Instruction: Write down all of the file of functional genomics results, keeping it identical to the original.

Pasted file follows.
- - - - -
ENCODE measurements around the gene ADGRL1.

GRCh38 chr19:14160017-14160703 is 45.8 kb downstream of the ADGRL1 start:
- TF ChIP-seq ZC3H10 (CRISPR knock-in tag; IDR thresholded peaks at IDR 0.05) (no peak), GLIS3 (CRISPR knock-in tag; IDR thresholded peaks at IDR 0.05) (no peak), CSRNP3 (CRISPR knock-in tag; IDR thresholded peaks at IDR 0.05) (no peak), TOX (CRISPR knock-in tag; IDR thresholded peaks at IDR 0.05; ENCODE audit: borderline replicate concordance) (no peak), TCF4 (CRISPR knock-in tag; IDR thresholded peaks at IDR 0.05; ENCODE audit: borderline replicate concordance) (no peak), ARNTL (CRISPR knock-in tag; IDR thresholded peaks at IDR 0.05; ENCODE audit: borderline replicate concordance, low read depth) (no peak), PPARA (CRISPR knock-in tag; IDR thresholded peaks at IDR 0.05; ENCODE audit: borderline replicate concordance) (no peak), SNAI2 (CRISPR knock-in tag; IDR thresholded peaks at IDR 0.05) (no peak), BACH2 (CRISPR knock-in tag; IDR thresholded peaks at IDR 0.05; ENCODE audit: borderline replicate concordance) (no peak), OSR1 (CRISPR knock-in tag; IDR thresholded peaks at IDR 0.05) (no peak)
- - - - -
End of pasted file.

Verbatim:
ENCODE measurements around the gene ADGRL1.

GRCh38 chr19:14160017-14160703 is 45.8 kb downstream of the ADGRL1 start:
- TF ChIP-seq ZC3H10 (CRISPR knock-in tag; IDR thresholded peaks at IDR 0.05) (no peak), GLIS3 (CRISPR knock-in tag; IDR thresholded peaks at IDR 0.05) (no peak), CSRNP3 (CRISPR knock-in tag; IDR thresholded peaks at IDR 0.05) (no peak), TOX (CRISPR knock-in tag; IDR thresholded peaks at IDR 0.05; ENCODE audit: borderline replicate concordance) (no peak), TCF4 (CRISPR knock-in tag; IDR thresholded peaks at IDR 0.05; ENCODE audit: borderline replicate concordance) (no peak), ARNTL (CRISPR knock-in tag; IDR thresholded peaks at IDR 0.05; ENCODE audit: borderline replicate concordance, low read depth) (no peak), PPARA (CRISPR knock-in tag; IDR thresholded peaks at IDR 0.05; ENCODE audit: borderline replicate concordance) (no peak), SNAI2 (CRISPR knock-in tag; IDR thresholded peaks at IDR 0.05) (no peak), BACH2 (CRISPR knock-in tag; IDR thresholded peaks at IDR 0.05; ENCODE audit: borderline replicate concordance) (no peak), OSR1 (CRISPR knock-in tag; IDR thresholded peaks at IDR 0.05) (no peak)